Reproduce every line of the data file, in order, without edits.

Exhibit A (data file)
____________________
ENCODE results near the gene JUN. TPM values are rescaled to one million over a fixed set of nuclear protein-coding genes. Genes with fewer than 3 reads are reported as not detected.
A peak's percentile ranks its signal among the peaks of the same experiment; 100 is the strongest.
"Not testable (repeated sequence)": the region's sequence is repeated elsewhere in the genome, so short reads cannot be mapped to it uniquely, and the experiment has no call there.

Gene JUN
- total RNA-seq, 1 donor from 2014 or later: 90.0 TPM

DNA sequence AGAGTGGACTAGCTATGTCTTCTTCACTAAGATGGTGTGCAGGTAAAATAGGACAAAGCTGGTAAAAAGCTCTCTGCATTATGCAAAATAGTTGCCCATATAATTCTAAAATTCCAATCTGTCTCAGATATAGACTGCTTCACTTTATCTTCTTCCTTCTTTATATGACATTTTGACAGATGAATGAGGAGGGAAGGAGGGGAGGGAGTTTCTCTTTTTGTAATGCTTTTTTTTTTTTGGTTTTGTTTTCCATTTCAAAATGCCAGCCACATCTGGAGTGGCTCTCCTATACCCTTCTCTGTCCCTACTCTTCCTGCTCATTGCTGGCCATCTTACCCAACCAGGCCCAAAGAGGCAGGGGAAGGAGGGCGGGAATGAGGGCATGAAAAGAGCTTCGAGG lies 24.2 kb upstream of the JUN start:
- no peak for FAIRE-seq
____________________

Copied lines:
ENCODE results near the gene JUN. TPM values are rescaled to one million over a fixed set of nuclear protein-coding genes. Genes with fewer than 3 reads are reported as not detected.
A peak's percentile ranks its signal among the peaks of the same experiment; 100 is the strongest.
"Not testable (repeated sequence)": the region's sequence is repeated elsewhere in the genome, so short reads cannot be mapped to it uniquely, and the experiment has no call there.

Gene JUN
- total RNA-seq, 1 donor from 2014 or later: 90.0 TPM

DNA sequence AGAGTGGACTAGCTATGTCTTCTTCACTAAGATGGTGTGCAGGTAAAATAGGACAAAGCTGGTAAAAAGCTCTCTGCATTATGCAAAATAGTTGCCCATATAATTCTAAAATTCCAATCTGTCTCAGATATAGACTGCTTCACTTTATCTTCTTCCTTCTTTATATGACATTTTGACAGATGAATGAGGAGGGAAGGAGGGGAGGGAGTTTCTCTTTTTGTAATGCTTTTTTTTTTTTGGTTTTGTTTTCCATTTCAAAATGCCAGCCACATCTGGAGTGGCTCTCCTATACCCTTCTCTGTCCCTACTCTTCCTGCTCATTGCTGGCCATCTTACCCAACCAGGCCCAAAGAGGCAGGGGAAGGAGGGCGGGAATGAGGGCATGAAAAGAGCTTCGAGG lies 24.2 kb upstream of the JUN start:
- no peak for FAIRE-seq